One of the most common ways for hackers to gain access to personal information is by cracking passwords. With one keystroke they can attempt to hack into thousands of computers using hundreds of combinations of passwords. Out of the thousands of computers hit a handful of passwords will be cracked. This page will teach you how to choose a password that can help protect you from malicious attacks.

Making Strong Passwords


  • Combine a letter from each word in a phrase
  • Phrases could come from song lyrics, a favorite poem, a meaningful quote, or a totally random combination
  • Whenever possible, include special characters such as "&". Special characters make passwords stronger if combined with other characters.


  • Quote: Jack and Jill own two cats named Whiskers and Tuna. Password: J&Jo2cnW&T
  • Quote: When the lights out it’s less dangerous, here we are now entertain us. Password: Wtl01ldhw4n3u

It’s good to have a few different passwords to use for different accounts.

Characteristics of a Strong Password

  • Be at least eight characters long
  • Passwords may not contain words found in a dictionary
  • Must NOT be anything easily associated with you (for instance, information someone could learn about you from Facebook) such as
    • your user id
    • your name
    • your phone number
    • your address
    • your pet’s name
    • your birthday
    • friends or family member names or birthdays
    • any other information that can be easily found about you
  • Must include three of the following four elements
    • upper case letters
    • lower case letters
    • digits
    • punctuation/special characters

Using the tips and characteristics above, try making a strong password. Once you’ve made one you’re comfortable with, memorize it, and store it securely if you need to.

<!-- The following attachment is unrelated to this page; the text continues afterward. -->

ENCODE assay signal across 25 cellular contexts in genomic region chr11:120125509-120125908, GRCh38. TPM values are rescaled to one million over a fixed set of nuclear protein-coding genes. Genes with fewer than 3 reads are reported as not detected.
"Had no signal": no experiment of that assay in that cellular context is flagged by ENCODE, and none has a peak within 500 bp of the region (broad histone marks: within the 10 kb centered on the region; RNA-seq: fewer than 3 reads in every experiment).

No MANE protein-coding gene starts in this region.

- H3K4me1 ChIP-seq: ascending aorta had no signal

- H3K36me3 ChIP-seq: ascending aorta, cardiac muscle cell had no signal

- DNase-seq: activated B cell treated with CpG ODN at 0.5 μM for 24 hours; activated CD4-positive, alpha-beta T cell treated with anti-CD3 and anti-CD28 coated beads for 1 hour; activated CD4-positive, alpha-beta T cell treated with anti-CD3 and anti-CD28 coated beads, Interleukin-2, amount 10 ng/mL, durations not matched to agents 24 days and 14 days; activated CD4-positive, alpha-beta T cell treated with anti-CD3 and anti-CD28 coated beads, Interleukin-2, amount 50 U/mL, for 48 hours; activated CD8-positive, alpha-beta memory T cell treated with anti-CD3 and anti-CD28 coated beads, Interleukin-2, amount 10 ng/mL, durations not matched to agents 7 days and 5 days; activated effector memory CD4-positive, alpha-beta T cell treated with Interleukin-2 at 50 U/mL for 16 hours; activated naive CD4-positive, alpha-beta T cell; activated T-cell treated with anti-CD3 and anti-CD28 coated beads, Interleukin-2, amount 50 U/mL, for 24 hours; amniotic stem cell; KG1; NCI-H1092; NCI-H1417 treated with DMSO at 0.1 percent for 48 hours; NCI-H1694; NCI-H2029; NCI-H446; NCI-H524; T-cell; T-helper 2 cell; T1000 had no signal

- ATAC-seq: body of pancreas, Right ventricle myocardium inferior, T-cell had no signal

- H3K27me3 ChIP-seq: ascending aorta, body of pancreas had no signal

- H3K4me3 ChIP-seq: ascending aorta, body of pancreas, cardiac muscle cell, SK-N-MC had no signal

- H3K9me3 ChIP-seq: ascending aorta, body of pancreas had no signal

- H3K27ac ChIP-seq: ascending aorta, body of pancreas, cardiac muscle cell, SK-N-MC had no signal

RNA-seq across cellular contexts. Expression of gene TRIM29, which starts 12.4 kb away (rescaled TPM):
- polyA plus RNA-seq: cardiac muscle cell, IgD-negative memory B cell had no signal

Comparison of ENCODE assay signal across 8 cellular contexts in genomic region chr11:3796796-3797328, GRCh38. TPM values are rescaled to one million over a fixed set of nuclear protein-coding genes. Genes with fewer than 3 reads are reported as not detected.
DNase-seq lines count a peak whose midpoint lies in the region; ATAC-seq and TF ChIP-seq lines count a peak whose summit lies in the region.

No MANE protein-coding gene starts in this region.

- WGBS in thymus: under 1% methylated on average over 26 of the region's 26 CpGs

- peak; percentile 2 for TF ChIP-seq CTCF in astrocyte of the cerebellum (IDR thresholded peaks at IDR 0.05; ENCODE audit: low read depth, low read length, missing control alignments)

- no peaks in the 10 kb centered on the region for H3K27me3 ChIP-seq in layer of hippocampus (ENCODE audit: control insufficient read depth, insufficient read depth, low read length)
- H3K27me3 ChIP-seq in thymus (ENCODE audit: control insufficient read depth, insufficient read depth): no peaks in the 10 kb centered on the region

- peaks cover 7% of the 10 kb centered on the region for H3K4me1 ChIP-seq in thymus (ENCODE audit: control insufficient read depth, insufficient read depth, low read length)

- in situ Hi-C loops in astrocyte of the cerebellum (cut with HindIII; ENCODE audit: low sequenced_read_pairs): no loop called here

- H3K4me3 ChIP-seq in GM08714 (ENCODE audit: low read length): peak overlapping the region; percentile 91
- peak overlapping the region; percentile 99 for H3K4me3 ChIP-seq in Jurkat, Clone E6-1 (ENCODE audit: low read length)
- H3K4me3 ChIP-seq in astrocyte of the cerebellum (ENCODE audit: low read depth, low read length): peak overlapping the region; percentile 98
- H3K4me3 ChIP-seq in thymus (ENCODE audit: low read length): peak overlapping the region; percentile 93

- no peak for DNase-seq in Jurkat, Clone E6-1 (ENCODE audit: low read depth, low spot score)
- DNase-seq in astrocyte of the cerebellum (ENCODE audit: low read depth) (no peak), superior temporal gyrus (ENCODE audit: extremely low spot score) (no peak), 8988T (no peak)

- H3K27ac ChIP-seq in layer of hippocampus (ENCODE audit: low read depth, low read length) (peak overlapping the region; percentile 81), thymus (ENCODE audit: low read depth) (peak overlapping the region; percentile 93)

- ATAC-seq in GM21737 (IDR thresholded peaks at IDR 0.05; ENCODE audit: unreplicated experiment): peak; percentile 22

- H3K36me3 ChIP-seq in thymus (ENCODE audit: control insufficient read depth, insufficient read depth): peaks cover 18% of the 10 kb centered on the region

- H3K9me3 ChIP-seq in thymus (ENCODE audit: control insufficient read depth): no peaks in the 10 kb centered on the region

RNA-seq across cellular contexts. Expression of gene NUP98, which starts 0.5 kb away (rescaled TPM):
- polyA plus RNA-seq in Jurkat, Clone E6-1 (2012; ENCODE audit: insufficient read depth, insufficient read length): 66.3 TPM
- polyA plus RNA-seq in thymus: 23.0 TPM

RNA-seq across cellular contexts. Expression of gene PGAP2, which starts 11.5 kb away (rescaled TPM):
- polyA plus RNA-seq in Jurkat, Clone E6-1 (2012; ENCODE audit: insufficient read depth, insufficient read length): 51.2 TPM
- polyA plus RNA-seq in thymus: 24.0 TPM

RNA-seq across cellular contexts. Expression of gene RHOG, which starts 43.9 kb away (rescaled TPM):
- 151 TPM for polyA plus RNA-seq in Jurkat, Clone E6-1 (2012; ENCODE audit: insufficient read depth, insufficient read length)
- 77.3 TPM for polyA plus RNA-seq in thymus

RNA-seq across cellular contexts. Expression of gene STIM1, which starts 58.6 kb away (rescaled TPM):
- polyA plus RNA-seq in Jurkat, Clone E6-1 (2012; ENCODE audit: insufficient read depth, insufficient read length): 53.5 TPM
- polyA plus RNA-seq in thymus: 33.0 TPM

Also, don’t forget to visit your GatorLink account to update your password.

Two Minute Video Explaining Strong Passwords

Gatorlink Accounts Can Now Use Pass Phrases!

Gatorlink Accounts can now use passphrases instead of passwords! The passphrase is much longer than normal passwords but allows you to use memorable phrases rather than short but complicated passwords. The selection of a passphrase of at least 18 characters eliminates the password composition rules and dictionary check, although passphrases are still subject to minimal tests to prevent the use of common or trivial phrases. Also, be aware that the UF system does not yet allow the space character in passphrases.

This XKCD comic illustrates how secure passphrases can be! For more information on passphrases visit Diceware. The two keys to a good passphrase are in the total length and the lack of relationship between the words. The software can very rapidly test the text from books (trying common phrases), so direct quotes are not good choices. It is also essential that the words chosen come from a suitably large set – most people commonly use only about 1,000 words, so picking words to use can lead to a much less random passphrase. The Diceware approach uses a large enough set of words to choose from that the results are complicated for another person or software to guess.

The Diceware website explains the mathematical basis for the strength of passphrases, and Ars Technica published an informative series on how passwords are broken.

Storing Your Password

Once you create a strong, hard-to-crack password, you may want to write it down. Just make sure it’s discretely hidden and protect it like a credit card, for example.

An alternative way to store your passwords is through a Password Manager (PM). PMs are applications that allow you to safely store your passwords and encrypt them, making them harder to access for attackers. They are a good alternative as you can store strong passwords without needing to remember them. Google provides a built-in PM that is easy to use and allows for safe storage of any website's or application's password.

Fun Password Tip: “Passwords are like underwear”

  • Passwords are like underwear. Change yours often.
  • Passwords are like underwear. Don’t share them with friends.
  • Passwords are like underwear. The longer, the better.
  • Passwords are like underwear. Be mysterious.
  • Passwords are like underwear. Don’t leave yours lying around.
  • Passwords are like underwear. Use different ones.

For a more technical description of passwords please review the Authentication Management Policy

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